The School Zone: News

Most families and schools understand the term “parent involvement.” A few well-known examples in this area include Back-to-School Night sessions, special school events, fundraisers or helping students with their homework if so directed.

While such activities are familiar and may be helpful and effective ones, family engagement experts are working on identifying the most effective forms of parent, school and community interactions and engagement. 

One example: What occurs when the traditional Parent-Teacher conference changes shape to include the student in the review, discussion and goal setting?

“What we’re starting to see,” says Karen Mapp, Ed.D., a senior lecturer at Harvard University School of Education, “is the more that our strategy partners families and staff in a way so that they’re all familiar with the learning, and developmental goals and outcomes that the school is trying to reach, those are the kinds of strategies where we see increasingly effective results.”

“Some of the things we’ve done for hundreds of years around family-school partnerships have actually turned out to not be the most effective,” Mapp adds. 

This key shift in thinking is reflected today in federal law. The Every Student Succeeds Act (ESSA) uses “family engagement” over “parent involvement” phrases when the federal education law talks about the school-family connection.

Mapp spoke Sept. 5 in a district Parent U kick-off session held at Don Coleman Coliseum. She addressed in person there dozens of parents and teachers, while her talk was live streamed to hundreds more. She also spoke the next day to SBISD leaders and administrators in a special workshop meeting.

An expert in the field and author of numerous articles and books, Mapp has spent more than 20 years in the study of family engagement. Before joining Harvard, she was a consultant to the U.S. Department of Education for several years beginning in 2011.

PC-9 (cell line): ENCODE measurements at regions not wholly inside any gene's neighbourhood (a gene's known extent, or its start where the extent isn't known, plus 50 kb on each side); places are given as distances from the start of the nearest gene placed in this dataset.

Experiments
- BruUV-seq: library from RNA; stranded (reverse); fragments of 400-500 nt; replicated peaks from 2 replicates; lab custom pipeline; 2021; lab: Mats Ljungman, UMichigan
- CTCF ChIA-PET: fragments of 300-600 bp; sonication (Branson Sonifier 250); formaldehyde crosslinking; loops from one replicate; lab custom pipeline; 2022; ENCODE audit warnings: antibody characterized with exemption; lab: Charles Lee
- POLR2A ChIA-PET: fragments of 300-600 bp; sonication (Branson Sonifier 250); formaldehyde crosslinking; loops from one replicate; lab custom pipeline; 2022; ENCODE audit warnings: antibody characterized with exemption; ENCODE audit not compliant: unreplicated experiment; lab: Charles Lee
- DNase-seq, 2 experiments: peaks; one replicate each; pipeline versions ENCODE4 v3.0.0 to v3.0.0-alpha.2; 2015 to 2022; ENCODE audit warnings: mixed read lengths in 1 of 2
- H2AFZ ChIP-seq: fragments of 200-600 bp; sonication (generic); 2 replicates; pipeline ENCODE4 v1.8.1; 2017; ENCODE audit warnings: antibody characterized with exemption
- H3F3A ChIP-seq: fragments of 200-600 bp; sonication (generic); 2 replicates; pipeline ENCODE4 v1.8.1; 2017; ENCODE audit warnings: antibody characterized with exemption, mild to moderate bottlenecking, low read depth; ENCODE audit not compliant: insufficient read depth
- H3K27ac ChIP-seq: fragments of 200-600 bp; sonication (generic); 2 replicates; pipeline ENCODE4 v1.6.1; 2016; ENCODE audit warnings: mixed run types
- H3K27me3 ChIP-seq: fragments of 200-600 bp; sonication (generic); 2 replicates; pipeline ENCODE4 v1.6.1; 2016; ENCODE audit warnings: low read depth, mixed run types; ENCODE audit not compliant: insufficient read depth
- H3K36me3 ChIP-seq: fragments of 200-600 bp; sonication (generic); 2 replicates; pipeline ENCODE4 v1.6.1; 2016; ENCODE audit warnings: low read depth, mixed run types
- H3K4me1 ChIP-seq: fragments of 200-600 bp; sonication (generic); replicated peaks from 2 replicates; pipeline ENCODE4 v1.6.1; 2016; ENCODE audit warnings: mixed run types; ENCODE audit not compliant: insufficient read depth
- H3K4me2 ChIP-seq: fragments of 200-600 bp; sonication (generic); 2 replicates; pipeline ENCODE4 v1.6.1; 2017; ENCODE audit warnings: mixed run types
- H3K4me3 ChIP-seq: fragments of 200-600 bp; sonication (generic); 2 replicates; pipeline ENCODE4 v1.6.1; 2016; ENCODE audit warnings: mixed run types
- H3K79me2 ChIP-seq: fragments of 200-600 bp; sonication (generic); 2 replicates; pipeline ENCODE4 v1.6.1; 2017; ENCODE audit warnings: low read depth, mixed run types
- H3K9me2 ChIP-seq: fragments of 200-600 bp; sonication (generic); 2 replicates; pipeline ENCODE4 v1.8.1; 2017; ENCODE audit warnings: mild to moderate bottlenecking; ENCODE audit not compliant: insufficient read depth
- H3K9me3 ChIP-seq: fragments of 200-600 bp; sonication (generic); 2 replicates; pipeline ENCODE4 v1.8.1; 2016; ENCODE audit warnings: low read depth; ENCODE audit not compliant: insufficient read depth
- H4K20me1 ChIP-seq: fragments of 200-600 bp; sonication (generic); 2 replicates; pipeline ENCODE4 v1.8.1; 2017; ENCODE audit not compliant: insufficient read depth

She served as the first deputy superintendent of family engagement for Boston Public Schools, noting in her SBISD appearance that her cabinet-level position there was the first in the country. Today, positions at the cabinet level involving family engagement now include 150 or more top school leaders.

Twenty years of research on family engagement shows that active parents, grandparents and others are absolutely critical partners in student academic achievement. Mapp’s own interest in tutoring led her to leave her early AT&T career and pursue a degree in master’s degree in guidance and counseling.

According to Mapp, decades of research into family engagement proves its worth:

Examples include:

  • Students show higher rates of literacy acquisition.
  • Students earn higher grades and test scores, in general.
  • Student absences decrease by ¼ when teacher/school home visits are introduced, and students are likely to read at or above grade level compared to others when family is included.
  • Students tend to enroll in higher-level academic programs, are more likely to graduate, and also enroll in higher education more than others.
  • Students tend to gain better social skills and display better home/school behavior.

Mapp told the SBISD audience that family involvement and parent-community ties are as important for school improvement gains as generally accepted requirements like high-quality leadership, teacher and staff development, and student-centered learning climate.  

“Are we taking family involvement seriously? Mapp asked rhetorically at Don Coleman Coliseum. Mapp certainly does.


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